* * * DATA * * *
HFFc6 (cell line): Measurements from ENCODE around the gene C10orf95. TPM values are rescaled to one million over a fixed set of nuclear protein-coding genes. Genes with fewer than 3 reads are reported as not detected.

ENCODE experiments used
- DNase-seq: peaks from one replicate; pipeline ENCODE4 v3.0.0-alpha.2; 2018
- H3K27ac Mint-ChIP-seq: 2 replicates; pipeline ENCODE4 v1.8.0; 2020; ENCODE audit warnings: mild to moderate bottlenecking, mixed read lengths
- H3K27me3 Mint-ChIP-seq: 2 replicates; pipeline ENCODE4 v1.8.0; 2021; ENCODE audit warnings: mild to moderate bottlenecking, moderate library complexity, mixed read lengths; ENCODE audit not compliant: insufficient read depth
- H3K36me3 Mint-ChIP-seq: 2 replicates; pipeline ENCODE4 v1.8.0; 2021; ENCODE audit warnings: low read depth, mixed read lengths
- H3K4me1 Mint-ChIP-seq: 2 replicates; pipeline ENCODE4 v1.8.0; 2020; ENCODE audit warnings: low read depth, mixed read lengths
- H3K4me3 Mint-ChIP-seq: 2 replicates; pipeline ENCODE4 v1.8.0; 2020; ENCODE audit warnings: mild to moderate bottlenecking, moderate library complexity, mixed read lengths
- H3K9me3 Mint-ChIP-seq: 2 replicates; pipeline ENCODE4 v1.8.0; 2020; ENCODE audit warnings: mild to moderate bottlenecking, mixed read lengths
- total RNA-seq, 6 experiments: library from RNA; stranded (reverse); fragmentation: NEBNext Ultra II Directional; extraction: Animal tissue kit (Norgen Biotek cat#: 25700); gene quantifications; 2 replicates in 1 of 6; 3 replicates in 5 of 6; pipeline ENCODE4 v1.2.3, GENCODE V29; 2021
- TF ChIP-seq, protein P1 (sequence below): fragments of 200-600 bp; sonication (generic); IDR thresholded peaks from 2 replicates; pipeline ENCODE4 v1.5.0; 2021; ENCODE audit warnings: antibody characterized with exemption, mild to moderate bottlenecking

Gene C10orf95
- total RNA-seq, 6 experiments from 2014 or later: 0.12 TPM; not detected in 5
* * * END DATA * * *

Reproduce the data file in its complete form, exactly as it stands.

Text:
HFFc6 (cell line): Measurements from ENCODE around the gene C10orf95. TPM values are rescaled to one million over a fixed set of nuclear protein-coding genes. Genes with fewer than 3 reads are reported as not detected.

ENCODE experiments used
- DNase-seq: peaks from one replicate; pipeline ENCODE4 v3.0.0-alpha.2; 2018
- H3K27ac Mint-ChIP-seq: 2 replicates; pipeline ENCODE4 v1.8.0; 2020; ENCODE audit warnings: mild to moderate bottlenecking, mixed read lengths
- H3K27me3 Mint-ChIP-seq: 2 replicates; pipeline ENCODE4 v1.8.0; 2021; ENCODE audit warnings: mild to moderate bottlenecking, moderate library complexity, mixed read lengths; ENCODE audit not compliant: insufficient read depth
- H3K36me3 Mint-ChIP-seq: 2 replicates; pipeline ENCODE4 v1.8.0; 2021; ENCODE audit warnings: low read depth, mixed read lengths
- H3K4me1 Mint-ChIP-seq: 2 replicates; pipeline ENCODE4 v1.8.0; 2020; ENCODE audit warnings: low read depth, mixed read lengths
- H3K4me3 Mint-ChIP-seq: 2 replicates; pipeline ENCODE4 v1.8.0; 2020; ENCODE audit warnings: mild to moderate bottlenecking, moderate library complexity, mixed read lengths
- H3K9me3 Mint-ChIP-seq: 2 replicates; pipeline ENCODE4 v1.8.0; 2020; ENCODE audit warnings: mild to moderate bottlenecking, mixed read lengths
- total RNA-seq, 6 experiments: library from RNA; stranded (reverse); fragmentation: NEBNext Ultra II Directional; extraction: Animal tissue kit (Norgen Biotek cat#: 25700); gene quantifications; 2 replicates in 1 of 6; 3 replicates in 5 of 6; pipeline ENCODE4 v1.2.3, GENCODE V29; 2021
- TF ChIP-seq, protein P1 (sequence below): fragments of 200-600 bp; sonication (generic); IDR thresholded peaks from 2 replicates; pipeline ENCODE4 v1.5.0; 2021; ENCODE audit warnings: antibody characterized with exemption, mild to moderate bottlenecking

Gene C10orf95
- total RNA-seq, 6 experiments from 2014 or later: 0.12 TPM; not detected in 5